VOICES OF: Koji Moritsugu, Yayoi Maki , Keiko Hanagata , Kumiko Takizawa, Aya Murata

1987, 91 Minutes, Directed by: Atsuko Fukushima, Hiroyuki Kitakubo,
et al.

I really, really hated this movie. It is not often that I respond with such visceral hatred towards a movie - after all, I do review science fiction movies, a genre not particularly noted for its quality fare (to put it mildly). But I hated Robot Carnival, a late 1980s Japanese animated feature length movie that consists of nine short pieces made by different animators and creative crews - a bit like the original Heavy Metal movie.

All of the short episodic pieces are supposed to feature robots of some sort. That the end results would be mixed is a given, but that all the episodes would be so dismally poor especially considering that Katsuhiro Otomo (of Akira fame) was involved, is a surprise. The premise might seem promising, but one is instead battered by almost every visual and plot cliché that the anime genre is known for.

At the risk of being tagged an uber-geek I often defend anime movies. The genre is a welcome change from cultural colonization by the Mouse House (Disney). After all, animation can be more than cute animal sidekicks and songs as the likes of Ghost in the Shell, Metropolis (2001) and Princess Mononoke have illustrated. But whatever goodwill towards some cultural diversity engendered by these efforts was practically eradicated by Robot Carnival - half an hour into the movie I was wishing that I was rather watching Lilo & Stitch again . . . or even straight-to-video Disney crud like Cinderella II! Anything damn it!

Maybe Robot Carnival is an illustration of those "cultural differences" that skeptics claim make anime such an unappetizing prospect to Westerners such as myself. That it has the worst subtitling I have ever encountered in a movie doesn't help either. The only interesting segment about a lonely inventor who creates a female robot companion and then kills her is made almost incomprehensible by a translator to whom English must be a third or forth language. This is a lot worse than those instructions one gets with electrical appliances made in Hong Kong!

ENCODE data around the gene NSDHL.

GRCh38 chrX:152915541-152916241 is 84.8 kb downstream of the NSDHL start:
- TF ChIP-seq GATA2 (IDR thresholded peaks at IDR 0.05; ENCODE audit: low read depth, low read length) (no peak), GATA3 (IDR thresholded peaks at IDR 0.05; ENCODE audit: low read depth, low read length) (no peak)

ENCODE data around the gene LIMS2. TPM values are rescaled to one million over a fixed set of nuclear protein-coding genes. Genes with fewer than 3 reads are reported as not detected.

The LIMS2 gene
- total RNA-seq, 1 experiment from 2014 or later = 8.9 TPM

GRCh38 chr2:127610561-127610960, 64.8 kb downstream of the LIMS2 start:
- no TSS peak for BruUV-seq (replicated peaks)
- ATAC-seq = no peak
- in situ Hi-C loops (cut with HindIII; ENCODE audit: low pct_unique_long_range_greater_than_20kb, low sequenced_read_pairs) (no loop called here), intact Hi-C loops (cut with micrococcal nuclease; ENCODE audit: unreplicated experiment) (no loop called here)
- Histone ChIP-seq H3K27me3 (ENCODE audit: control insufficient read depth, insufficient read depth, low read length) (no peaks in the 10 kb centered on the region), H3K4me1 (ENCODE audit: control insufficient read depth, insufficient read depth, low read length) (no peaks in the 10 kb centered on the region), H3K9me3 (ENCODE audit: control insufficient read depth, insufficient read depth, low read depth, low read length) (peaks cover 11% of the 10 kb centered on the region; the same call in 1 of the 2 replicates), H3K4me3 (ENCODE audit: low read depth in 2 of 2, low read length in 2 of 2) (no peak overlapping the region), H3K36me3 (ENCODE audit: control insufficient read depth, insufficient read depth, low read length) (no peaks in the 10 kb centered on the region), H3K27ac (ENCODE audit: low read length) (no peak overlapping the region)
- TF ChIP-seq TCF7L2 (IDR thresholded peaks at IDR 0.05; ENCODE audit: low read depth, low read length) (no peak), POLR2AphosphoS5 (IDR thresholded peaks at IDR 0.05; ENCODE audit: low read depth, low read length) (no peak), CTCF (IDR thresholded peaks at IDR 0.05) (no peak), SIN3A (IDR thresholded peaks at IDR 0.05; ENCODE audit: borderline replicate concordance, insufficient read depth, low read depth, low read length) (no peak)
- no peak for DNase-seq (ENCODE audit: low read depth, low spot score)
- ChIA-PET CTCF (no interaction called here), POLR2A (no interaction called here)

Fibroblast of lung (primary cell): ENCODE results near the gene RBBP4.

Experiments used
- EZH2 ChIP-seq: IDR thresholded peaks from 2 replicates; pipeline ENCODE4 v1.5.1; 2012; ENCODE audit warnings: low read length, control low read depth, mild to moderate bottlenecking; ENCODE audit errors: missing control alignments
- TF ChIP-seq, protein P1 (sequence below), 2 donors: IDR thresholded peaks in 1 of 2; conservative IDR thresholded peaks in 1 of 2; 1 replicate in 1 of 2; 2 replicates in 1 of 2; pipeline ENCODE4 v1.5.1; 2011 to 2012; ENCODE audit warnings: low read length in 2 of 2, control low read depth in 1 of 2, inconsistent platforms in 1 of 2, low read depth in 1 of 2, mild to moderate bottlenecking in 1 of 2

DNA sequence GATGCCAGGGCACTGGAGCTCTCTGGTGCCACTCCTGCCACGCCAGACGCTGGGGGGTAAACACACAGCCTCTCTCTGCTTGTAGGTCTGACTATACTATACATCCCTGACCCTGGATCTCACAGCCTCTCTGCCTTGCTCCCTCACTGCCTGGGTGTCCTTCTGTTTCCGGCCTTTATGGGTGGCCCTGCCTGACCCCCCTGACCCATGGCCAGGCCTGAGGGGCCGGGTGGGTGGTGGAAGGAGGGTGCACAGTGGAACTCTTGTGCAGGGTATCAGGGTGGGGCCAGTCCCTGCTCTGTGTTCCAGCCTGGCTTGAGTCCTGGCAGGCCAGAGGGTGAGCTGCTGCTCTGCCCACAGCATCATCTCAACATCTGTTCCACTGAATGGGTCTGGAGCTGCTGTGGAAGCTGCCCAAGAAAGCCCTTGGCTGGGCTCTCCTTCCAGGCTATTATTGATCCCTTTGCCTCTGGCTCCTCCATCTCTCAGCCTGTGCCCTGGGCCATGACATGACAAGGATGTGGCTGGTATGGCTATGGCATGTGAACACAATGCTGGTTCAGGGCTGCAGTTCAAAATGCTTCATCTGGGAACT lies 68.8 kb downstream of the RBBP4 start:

The Japanese seem to have been translated directly word by word, making no effort to restructure the words into grammatical sentences. Instead the viewer is left with Zen bon mots of which the phrase "rider in white horse" is the least inane example. Even some of the English spoken dialogue was given inadequate subtitles! No - I don't know how they managed that one! After a while one is thankful for the sequences that feature no dialogue whatsoever . . .

Robot Carnival is dull, long-winded and incomprehensible at times. The soundtrack music, which consists of synth-type Muzak keyboards, will make your ears bleed and you'll want to tear your hair out in frustration. I soon found myself wishing the movie to move on to more interesting sequences, but when there weren't any, I hoped for the movie to be over. "Cultural differences"? I don't know - I am sure that boredom and pain is universal . . .



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